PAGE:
|Catastrophe 1914: Europe Goes to War
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“. . .not the slow trench warfare usually associated with the first world war . . .”
|Military historian Max Hastings brings order to the horrific chaos and bloodshed that was the opening of the Great War in Catastrophe 1914. Looking deeply into the source of the brutal conflict and the attitude of its various players—military, political and civilian—the reader gains insight into the bigger picture of nations gone mad with self-centered motives at the expense of the suffering of millions.
Archduke Franz Ferdinand was never a well-liked person, but his assassination (one of many in that day) became a convenient excuse for Kaiser Wilhelm’s war machine to flex its muscle. Hastings details the deliberate machinations of how the Austro-Hungarians are convinced by the Germans that now is the time to regain land they both lost in previous conflicts. By declaring war on tiny Serbia, the Hapsburg Empire awakens the giant Russia, who will aid their fellow Slavs. Germany then grabs the opportunity to take on the despised Russians as well as their allies, the French. However, the Germans feel confident they’ll enjoy British sympathy as a “white race” who admires their culture, until they make the mistake of invading neutral Belgium. The auspicious start of war sees outdated tactics such as cavalry charges and drum corps against machine guns, virtually non-existent coordination of forces on both sides, and the Germans’ official sanctioning of killing civilians and burning villages in their wake. This is not the slow trench warfare usually associated with the first world war, but its exceedingly deadly and destructive precursor. Catastrophe 1914 demonstrates how the self-delusional reasoning behind a war for economic gain can change the world forever.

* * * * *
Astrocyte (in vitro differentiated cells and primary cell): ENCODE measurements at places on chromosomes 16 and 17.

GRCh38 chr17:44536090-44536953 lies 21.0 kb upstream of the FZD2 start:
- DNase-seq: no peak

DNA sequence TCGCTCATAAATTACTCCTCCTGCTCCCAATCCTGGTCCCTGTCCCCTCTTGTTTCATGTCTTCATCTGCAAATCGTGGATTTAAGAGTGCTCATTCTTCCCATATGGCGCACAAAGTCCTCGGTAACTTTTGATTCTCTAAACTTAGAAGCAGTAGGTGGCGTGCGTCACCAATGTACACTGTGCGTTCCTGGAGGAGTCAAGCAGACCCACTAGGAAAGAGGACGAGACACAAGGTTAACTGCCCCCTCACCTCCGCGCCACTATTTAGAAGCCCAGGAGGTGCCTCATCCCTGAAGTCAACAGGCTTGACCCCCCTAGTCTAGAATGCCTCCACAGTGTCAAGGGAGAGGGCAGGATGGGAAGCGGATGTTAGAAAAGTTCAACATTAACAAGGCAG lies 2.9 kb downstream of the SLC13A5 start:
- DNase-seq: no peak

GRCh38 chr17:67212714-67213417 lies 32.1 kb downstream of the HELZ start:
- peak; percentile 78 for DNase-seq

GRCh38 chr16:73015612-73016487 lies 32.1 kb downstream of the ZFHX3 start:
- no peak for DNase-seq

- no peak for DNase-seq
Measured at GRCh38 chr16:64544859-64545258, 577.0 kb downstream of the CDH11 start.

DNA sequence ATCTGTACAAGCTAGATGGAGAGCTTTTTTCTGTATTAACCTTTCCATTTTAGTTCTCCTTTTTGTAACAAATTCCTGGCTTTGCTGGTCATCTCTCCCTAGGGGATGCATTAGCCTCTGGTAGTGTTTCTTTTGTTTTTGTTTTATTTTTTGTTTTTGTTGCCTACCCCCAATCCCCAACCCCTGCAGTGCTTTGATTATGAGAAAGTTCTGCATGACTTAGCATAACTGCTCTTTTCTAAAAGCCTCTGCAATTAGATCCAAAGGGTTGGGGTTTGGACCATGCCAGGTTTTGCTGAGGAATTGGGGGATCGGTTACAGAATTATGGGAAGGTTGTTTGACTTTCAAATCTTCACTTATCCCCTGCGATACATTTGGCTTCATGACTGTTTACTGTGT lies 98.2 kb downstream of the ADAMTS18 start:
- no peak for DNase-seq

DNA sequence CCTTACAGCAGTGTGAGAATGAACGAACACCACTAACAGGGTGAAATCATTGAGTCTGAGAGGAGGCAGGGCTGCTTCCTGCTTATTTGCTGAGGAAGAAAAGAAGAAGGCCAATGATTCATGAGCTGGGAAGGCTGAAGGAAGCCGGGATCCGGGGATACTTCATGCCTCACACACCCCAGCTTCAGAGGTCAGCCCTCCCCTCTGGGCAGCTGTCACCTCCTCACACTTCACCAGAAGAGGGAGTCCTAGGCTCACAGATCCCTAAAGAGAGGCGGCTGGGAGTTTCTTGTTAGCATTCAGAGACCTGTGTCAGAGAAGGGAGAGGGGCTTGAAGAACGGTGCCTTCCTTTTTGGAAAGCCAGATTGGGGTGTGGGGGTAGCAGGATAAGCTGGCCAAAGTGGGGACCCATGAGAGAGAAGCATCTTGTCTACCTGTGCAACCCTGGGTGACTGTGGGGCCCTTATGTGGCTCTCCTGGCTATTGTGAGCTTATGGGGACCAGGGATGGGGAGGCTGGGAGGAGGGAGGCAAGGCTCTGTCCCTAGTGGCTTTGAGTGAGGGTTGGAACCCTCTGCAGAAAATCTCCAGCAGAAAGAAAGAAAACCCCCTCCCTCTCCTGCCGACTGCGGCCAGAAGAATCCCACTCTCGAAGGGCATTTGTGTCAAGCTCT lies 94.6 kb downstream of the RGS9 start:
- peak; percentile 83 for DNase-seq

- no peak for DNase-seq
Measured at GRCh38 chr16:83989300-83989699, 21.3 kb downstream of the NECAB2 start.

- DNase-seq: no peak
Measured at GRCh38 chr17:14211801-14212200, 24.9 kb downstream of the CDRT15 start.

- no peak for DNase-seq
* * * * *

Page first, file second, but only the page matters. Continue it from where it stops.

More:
Reviewer: Cindy A. Matthews